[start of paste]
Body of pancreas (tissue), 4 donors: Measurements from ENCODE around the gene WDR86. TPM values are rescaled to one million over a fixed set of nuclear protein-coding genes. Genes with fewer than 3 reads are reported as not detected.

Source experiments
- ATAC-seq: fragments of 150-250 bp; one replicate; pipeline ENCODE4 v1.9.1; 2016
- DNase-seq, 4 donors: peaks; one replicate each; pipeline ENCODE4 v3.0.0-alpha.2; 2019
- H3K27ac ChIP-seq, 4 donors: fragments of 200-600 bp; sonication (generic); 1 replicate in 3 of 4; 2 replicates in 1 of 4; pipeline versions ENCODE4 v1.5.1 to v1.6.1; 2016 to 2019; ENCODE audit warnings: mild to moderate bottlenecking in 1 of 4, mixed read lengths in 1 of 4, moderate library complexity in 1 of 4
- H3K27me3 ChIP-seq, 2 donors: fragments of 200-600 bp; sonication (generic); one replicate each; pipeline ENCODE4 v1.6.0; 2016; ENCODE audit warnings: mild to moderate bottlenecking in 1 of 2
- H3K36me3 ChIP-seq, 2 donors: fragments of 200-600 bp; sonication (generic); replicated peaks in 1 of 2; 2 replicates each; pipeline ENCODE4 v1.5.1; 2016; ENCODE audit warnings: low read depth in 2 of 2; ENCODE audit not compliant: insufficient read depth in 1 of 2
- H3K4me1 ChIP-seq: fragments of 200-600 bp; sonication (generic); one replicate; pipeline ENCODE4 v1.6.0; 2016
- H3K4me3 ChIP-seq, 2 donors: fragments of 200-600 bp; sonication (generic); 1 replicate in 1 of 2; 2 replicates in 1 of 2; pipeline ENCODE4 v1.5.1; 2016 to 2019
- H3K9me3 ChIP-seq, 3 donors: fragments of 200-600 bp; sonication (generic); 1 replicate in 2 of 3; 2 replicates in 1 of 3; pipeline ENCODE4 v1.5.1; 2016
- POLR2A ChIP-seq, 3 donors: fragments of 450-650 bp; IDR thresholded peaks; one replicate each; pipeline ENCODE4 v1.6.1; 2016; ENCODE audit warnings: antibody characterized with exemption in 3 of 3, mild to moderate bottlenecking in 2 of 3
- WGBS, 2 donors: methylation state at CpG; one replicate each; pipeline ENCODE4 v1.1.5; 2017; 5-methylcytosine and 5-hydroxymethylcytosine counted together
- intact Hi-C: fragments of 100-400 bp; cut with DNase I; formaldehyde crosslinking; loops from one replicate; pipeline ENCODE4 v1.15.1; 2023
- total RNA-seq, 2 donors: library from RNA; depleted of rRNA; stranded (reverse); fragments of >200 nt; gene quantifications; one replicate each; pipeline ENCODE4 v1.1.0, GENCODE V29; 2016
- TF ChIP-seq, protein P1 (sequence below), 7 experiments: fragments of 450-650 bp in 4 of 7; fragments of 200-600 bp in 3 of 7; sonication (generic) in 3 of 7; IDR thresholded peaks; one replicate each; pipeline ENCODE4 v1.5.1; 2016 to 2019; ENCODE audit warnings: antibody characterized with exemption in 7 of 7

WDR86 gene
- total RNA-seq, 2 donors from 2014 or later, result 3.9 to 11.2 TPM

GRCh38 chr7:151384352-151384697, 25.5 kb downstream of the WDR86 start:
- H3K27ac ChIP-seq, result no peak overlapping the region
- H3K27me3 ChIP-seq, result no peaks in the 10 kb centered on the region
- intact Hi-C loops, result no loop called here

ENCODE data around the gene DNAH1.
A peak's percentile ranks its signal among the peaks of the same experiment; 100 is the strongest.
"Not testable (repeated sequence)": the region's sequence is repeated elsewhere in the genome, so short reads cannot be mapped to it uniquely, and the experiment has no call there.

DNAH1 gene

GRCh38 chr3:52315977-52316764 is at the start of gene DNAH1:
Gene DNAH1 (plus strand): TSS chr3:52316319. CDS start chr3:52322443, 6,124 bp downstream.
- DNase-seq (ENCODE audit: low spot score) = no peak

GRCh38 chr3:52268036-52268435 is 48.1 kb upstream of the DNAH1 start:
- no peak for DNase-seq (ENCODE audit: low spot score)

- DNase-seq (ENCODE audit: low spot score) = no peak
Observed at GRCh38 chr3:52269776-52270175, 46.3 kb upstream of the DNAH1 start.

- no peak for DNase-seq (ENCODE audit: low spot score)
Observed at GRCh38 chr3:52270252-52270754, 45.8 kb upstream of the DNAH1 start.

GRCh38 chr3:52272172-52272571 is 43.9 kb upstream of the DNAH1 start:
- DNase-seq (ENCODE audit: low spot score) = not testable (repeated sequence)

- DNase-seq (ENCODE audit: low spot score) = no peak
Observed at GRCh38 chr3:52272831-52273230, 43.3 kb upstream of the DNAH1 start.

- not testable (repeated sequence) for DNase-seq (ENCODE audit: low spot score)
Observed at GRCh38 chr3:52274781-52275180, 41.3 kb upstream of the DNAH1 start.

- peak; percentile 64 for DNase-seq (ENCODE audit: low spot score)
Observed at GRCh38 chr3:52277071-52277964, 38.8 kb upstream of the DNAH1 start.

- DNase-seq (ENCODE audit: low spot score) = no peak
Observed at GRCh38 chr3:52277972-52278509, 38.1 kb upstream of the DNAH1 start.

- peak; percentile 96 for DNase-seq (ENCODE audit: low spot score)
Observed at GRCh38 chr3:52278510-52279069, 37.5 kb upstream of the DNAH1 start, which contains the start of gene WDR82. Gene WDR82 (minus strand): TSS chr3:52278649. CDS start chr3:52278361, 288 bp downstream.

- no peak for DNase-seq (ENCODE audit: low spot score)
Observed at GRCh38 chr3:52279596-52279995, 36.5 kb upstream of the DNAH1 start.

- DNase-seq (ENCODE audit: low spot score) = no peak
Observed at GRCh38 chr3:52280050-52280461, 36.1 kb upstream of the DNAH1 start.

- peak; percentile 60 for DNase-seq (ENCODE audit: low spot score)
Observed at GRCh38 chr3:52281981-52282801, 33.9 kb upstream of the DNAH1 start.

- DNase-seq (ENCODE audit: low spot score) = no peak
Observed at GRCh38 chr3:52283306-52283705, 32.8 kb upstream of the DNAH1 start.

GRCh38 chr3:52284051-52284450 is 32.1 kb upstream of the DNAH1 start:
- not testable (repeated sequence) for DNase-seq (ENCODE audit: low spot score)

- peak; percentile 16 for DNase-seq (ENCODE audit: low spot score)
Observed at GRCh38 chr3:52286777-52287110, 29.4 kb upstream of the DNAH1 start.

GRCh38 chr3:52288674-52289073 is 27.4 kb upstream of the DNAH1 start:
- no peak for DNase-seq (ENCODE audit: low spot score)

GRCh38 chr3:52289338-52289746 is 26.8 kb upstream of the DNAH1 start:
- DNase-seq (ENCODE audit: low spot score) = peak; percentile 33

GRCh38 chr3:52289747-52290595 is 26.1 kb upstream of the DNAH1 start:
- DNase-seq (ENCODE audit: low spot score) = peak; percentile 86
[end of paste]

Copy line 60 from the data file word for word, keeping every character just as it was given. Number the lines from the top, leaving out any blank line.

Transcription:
- no peak for DNase-seq (ENCODE audit: low spot score)